The Shaded Area Between 0 and 25 dB Is Where Normal Hearing Should Fall.

Some Common dB Thresholds
    0 dB Threshold Where Normal Hearing Starts
  10 dB Normal Breathing
  15 dB Whisper Dripping Faucet
  60 dB Normal Conversation
  90 dB Lawn Mower Skill Saw
110 dB Chain Saw
120 dB Jet Rock Band


Typical Hearing Classifications

Ability                    Starting dB Threshold                Range of Frequencies Heard 


Normal Hearing                   0dB                                          20,000Hz
Mild Hearing Loss             25dB                                            5,000Hz
Moderate Hearing Loss     50dB                                            2,000Hz
Severe Hearing Loss          75dB                                            1,000Hz

Normally in the 250 to 6,000 Hz range, human speech includes a mix of low
and high frequency sounds. Vowel sounds like u have low frequencies
(250 to 1,000 Hz) and are usually easier to hear. Consonants like s, h,
and f have higher frequencies (1,500 to 6,000 Hz) and are harder to hear.
Consonants convey most of the meaning in what we say, therefore someone who
cannot hear high-frequency sounds will have a hard time understanding speech.


As you can see from my audiogram shown above, I have significant high frequency hearing loss.  As an example, I recently bought a sonic bark prevention collar for my dog, and was about to take it back for a refund, thinking it was defective, when my wife came out to see what was causing the high pitched beeping. She heard it very loudly, from the other end of the house, yet I could not even detect the sound it was emitting.


This sound byte will show you how I hear the world ... This is a large file and may take long to download! 

Sample sound.


You will probably recognize this selection from the movie "Titanic". The selection plays normally, then again, as I would hear it.
Play it through once and adjust the speaker volume as low as you can and still easily understand all the conversation, then the second half will show you how I hear normal speech. When my wife adjusts the TV set so she can hear it comfortably, I can not follow any of the dialogue and when I turn it up enough to understand the dialog, she has to leave the room.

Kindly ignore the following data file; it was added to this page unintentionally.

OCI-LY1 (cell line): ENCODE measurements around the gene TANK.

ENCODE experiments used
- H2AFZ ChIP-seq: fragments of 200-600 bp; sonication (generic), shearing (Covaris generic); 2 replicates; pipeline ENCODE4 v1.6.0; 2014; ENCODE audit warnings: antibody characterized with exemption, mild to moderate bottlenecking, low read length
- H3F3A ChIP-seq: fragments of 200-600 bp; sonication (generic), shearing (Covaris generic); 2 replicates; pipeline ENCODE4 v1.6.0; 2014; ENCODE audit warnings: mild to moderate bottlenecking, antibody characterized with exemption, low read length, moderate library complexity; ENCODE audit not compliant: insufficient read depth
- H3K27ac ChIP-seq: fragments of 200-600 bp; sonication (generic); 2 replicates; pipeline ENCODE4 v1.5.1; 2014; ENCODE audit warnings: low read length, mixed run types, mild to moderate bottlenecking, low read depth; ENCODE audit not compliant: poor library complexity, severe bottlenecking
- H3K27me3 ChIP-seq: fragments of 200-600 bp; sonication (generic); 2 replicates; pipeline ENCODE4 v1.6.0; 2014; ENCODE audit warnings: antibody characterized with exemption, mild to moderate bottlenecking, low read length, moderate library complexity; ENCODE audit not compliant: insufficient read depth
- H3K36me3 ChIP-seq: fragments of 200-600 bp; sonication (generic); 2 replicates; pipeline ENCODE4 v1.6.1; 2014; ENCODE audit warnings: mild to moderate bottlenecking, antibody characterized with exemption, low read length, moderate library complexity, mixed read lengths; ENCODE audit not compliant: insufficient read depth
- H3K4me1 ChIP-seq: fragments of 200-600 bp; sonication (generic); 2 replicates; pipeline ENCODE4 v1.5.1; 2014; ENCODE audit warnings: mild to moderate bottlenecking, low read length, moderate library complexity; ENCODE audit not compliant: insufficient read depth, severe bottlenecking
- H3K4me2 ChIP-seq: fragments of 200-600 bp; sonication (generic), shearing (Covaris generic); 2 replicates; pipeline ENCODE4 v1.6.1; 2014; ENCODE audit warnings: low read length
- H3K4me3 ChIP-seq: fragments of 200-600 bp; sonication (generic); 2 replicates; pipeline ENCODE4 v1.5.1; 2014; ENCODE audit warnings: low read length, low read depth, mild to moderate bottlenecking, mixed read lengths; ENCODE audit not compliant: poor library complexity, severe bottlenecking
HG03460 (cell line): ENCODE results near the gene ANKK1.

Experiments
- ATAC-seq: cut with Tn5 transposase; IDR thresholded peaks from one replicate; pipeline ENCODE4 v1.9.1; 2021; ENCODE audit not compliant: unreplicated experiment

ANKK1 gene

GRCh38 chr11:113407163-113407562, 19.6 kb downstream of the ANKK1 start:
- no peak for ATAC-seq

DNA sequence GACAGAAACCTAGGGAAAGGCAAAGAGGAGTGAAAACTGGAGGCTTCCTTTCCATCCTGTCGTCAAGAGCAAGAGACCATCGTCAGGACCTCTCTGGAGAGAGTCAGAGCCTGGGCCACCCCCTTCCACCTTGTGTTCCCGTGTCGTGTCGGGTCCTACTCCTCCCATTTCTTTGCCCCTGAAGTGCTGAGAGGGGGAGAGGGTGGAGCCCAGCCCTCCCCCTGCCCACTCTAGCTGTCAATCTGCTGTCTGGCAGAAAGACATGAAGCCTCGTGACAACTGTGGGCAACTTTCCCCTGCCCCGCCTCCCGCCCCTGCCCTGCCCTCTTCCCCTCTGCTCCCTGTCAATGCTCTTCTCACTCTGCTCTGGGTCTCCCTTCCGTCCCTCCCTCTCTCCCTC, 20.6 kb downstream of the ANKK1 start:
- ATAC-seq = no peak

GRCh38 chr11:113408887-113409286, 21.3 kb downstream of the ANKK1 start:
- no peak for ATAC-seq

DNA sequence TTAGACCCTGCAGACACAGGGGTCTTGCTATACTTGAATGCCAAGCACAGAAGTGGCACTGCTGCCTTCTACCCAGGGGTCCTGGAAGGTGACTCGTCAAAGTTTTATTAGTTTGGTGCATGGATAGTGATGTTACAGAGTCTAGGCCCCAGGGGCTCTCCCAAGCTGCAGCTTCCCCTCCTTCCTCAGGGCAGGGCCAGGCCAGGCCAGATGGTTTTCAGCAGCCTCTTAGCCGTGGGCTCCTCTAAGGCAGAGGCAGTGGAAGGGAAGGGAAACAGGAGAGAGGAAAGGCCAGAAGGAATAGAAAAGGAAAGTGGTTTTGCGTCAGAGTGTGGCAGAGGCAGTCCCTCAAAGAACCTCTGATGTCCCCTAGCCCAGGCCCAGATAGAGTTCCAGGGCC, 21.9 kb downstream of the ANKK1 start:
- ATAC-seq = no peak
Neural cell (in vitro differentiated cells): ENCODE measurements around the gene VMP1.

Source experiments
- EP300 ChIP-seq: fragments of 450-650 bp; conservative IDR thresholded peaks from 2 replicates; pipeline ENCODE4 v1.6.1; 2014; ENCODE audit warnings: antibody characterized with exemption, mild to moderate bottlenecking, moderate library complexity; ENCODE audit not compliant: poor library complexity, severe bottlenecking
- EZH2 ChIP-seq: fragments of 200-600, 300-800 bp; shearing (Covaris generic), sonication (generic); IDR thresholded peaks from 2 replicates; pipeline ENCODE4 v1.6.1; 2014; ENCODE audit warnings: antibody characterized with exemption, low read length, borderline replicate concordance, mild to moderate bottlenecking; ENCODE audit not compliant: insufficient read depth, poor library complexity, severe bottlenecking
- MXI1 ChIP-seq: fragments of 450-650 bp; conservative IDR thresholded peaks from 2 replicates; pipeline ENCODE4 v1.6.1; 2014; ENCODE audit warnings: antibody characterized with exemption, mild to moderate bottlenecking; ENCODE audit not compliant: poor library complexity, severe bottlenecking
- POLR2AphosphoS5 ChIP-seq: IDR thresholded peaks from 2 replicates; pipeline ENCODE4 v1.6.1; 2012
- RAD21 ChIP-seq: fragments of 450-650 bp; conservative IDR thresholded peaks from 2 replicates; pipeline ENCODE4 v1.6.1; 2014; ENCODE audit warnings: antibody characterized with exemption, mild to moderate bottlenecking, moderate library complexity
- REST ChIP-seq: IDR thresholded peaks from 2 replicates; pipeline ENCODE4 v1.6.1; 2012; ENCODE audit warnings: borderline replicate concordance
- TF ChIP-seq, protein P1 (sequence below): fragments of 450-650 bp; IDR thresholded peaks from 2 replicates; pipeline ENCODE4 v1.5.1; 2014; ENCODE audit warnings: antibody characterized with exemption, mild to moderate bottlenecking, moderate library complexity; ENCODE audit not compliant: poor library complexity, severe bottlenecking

Perhaps this will enable you to understand how the loss of fidelity caused by the high frequency drop outs and loss of volume, combined with the high pitched squealing sounds caused by tinnitus, force me to concentrate really hard to understand human speech.

Before you go feeling sorry for me, remember SSG Brucken, who was also in the fighting trench with me and was totally deaf the last time I saw him.

You should also remember that  in Operation Wayne Grey, 106 soldiers died.  I was one of the luckier survivors.

PS:  If you were there and remember the 105 mm artillery round landing on my fighting position, please email me your memories.  The VA has denied me assistance with my tinnitus, because I can't PROVE MY INJURY WAS COMBAT RELATED. They never put any entry in my medical records about this incident, even though they did award me the Purple Heart for the action.  Guess they were too busy to bother with making an entry into my medical records. The VA in Columbia wouldn't work with me since I had no proof of service connection for the tinnitus and high frequency loss.

PPS:  The VA here in Ashville, NC agreed that the damage to my hearing was classic concussion trauma.  I just got fitted with state of the art hearing aids...WOW!!!!!  I guess I really didn't realize just how bad it was.  It is amazing to be able to hear people speaking in a normal voice and actually understand all they are saying, without having to stare intently and lip read.  Even more wonderful is being able to follow conversations in restaurants and other noisy environments.  Now that I can finally hear reasonably well, I am quite amazed at how well I actually coped without adequate hearing.  I now realize, however, just how much of my mental energy I was expending on the effort of hearing and understanding.  I can't believe I had to cope with this disability for the last 38 years.  Wonder how much better life would have been without that additional stress. 

Just a word to the others of you out there, keep trying...eventually you will find someone who believes you and has the moral fortitude to help.  I know my small problem with hearing pales in comparison to some of you who have lost limbs, eyes, all hearing, but to me it was still a big deal.  Hope you all find a sympathetic ear soon.




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